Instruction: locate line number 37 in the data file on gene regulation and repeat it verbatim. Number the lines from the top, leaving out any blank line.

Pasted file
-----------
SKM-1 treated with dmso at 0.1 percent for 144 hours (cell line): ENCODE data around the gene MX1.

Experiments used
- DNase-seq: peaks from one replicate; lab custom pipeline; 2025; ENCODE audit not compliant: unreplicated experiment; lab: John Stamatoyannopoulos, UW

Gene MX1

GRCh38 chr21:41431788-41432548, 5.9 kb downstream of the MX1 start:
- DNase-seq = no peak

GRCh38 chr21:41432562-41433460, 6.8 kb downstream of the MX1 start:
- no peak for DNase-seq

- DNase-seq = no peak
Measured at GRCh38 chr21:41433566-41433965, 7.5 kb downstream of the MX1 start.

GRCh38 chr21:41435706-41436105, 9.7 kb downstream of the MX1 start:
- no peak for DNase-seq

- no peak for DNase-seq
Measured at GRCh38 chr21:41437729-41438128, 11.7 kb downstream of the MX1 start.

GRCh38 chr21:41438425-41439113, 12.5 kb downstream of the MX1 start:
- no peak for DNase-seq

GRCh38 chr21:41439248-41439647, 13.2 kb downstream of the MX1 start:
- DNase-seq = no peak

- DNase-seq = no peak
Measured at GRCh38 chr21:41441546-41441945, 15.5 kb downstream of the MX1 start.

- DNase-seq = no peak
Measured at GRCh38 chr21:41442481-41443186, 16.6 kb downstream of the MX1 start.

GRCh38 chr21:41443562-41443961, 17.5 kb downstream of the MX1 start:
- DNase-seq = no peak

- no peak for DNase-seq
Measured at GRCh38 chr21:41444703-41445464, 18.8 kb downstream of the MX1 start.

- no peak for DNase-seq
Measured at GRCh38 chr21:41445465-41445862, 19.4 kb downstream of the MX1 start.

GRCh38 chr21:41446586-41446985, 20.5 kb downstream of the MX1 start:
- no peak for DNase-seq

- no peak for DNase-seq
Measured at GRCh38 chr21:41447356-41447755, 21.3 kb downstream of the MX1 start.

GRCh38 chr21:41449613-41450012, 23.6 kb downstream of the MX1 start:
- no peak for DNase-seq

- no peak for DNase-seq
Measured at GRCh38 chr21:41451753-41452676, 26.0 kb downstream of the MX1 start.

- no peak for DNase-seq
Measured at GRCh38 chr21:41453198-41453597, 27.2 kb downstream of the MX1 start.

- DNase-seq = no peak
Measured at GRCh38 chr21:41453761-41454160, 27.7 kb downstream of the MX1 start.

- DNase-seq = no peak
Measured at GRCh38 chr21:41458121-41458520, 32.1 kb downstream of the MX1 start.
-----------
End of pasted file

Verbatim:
- no peak for DNase-seq